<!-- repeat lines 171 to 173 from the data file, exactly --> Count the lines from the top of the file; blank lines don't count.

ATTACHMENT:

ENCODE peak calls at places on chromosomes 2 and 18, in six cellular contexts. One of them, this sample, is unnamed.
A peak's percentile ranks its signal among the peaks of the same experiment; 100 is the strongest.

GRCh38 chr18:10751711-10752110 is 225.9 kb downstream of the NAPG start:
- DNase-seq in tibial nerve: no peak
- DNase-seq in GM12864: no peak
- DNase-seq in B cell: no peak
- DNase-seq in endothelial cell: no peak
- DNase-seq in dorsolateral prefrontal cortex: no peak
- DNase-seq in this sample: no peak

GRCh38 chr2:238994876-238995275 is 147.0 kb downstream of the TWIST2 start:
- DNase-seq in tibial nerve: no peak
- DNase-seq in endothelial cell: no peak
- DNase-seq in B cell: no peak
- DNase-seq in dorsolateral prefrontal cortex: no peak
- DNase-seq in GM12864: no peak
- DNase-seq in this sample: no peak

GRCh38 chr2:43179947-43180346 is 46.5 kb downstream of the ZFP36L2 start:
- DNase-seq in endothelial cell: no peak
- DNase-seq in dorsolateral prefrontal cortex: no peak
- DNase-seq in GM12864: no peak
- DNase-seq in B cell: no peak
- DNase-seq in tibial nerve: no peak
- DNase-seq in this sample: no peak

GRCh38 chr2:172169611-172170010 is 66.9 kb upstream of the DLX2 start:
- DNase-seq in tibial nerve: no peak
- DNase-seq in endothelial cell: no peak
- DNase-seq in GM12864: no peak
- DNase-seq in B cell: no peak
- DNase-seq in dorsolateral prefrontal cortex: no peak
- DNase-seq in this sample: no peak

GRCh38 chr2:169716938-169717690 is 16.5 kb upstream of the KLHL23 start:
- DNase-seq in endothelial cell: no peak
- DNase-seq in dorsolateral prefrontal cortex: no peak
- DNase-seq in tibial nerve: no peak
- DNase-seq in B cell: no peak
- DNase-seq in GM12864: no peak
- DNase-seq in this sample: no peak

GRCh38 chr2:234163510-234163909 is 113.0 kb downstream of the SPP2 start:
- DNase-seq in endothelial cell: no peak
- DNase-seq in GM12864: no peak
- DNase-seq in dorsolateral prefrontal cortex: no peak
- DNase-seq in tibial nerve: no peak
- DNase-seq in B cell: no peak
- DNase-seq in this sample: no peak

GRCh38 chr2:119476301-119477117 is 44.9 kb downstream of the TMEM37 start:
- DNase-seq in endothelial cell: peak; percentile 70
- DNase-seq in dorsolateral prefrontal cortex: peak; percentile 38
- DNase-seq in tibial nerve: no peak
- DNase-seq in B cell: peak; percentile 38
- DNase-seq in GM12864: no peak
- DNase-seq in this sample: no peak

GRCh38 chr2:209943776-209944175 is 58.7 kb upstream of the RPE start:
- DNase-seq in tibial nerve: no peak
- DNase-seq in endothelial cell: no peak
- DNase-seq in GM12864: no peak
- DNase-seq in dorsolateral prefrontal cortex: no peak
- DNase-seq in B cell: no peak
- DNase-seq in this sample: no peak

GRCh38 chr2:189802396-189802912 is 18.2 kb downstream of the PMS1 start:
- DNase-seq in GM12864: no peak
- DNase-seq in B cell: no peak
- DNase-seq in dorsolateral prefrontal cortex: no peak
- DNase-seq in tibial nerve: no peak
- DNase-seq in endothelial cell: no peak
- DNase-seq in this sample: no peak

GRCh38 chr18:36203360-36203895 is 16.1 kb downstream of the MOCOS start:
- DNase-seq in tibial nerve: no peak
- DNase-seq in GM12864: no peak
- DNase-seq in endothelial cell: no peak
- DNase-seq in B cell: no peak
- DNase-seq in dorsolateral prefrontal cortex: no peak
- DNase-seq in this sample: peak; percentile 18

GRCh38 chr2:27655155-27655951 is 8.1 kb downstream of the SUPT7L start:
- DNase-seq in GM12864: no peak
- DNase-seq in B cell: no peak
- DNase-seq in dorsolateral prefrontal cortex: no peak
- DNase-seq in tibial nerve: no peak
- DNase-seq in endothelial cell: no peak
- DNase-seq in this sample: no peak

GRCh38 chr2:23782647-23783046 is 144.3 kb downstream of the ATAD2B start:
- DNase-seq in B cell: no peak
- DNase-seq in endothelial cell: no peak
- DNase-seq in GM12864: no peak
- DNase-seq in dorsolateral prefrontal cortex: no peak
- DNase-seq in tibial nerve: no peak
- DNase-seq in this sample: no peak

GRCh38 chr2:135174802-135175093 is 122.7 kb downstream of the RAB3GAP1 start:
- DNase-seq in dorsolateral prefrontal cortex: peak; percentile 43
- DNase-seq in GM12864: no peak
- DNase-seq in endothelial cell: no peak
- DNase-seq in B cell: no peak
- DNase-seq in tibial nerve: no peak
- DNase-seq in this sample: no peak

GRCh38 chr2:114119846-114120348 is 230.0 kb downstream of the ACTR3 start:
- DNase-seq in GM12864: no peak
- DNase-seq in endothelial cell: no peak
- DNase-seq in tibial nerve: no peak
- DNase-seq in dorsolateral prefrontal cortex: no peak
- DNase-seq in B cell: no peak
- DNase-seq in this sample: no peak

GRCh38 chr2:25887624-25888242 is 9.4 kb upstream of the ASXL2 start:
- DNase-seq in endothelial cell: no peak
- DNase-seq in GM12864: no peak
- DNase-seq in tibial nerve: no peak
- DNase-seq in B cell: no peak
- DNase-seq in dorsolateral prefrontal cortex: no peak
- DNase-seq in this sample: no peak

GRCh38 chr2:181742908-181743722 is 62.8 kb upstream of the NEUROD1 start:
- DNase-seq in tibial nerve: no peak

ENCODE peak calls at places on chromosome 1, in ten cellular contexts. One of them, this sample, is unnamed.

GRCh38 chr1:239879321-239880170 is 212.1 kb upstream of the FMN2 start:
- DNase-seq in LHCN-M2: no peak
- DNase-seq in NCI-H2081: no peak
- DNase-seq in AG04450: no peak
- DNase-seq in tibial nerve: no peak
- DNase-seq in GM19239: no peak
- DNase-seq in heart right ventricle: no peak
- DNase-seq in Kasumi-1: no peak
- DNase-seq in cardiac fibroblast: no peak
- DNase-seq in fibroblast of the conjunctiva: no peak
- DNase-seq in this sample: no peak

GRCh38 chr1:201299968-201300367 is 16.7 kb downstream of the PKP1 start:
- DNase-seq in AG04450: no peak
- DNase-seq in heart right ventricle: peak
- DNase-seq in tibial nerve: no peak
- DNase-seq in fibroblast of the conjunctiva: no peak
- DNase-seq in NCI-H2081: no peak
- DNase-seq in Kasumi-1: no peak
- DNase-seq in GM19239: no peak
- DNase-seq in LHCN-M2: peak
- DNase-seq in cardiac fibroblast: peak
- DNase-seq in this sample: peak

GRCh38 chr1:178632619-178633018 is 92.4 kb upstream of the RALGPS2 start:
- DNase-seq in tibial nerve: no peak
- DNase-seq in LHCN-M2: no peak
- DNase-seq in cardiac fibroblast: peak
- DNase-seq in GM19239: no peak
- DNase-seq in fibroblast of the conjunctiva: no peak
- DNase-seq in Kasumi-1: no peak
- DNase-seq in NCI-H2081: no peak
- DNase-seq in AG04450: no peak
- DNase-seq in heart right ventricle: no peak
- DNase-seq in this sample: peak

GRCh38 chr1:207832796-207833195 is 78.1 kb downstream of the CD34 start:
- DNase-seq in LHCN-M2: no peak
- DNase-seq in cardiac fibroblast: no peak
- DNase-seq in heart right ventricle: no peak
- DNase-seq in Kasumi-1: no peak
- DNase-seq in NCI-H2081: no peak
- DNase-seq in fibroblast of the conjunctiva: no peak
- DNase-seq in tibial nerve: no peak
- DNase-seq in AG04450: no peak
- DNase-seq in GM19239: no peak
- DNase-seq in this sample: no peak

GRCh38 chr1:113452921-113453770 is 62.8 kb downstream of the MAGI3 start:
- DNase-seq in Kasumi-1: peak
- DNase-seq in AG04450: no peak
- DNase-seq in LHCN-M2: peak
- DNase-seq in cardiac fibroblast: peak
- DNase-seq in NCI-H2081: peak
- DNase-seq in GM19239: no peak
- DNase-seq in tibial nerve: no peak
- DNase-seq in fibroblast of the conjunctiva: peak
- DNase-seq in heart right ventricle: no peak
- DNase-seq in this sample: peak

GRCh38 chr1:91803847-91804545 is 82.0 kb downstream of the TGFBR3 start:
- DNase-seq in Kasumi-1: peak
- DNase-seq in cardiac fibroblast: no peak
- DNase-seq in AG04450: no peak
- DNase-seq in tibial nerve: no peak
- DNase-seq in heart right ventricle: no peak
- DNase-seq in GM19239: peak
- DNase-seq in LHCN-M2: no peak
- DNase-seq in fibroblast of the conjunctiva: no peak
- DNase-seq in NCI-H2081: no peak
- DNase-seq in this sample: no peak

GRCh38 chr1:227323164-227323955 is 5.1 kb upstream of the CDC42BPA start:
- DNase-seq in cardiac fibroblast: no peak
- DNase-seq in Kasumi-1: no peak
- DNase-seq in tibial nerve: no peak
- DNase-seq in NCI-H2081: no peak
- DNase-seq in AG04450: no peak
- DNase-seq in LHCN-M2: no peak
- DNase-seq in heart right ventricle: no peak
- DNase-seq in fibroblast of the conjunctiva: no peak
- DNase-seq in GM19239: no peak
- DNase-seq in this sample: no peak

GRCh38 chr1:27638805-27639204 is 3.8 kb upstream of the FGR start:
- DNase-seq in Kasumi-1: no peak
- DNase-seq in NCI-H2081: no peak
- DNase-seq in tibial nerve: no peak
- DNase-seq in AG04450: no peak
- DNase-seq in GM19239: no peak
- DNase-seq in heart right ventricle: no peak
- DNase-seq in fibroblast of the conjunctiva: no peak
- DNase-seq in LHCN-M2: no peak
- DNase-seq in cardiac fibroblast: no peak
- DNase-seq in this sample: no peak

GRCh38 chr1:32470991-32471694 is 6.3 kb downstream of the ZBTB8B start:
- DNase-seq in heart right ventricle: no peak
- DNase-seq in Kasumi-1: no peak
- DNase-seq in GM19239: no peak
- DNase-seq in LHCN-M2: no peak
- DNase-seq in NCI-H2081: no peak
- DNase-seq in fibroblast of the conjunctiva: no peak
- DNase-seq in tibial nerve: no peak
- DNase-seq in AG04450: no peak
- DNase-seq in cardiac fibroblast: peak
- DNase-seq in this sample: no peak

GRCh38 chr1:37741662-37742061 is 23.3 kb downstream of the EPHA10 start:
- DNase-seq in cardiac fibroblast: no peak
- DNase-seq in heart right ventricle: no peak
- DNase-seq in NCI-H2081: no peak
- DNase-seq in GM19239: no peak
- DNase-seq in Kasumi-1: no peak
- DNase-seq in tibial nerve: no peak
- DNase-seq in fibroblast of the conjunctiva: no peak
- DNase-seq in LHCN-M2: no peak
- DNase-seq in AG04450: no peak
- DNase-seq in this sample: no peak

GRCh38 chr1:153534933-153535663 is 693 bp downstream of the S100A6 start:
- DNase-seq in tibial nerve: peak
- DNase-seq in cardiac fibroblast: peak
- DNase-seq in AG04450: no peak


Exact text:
- DNase-seq in heart right ventricle: no peak
- DNase-seq in GM19239: peak
- DNase-seq in LHCN-M2: no peak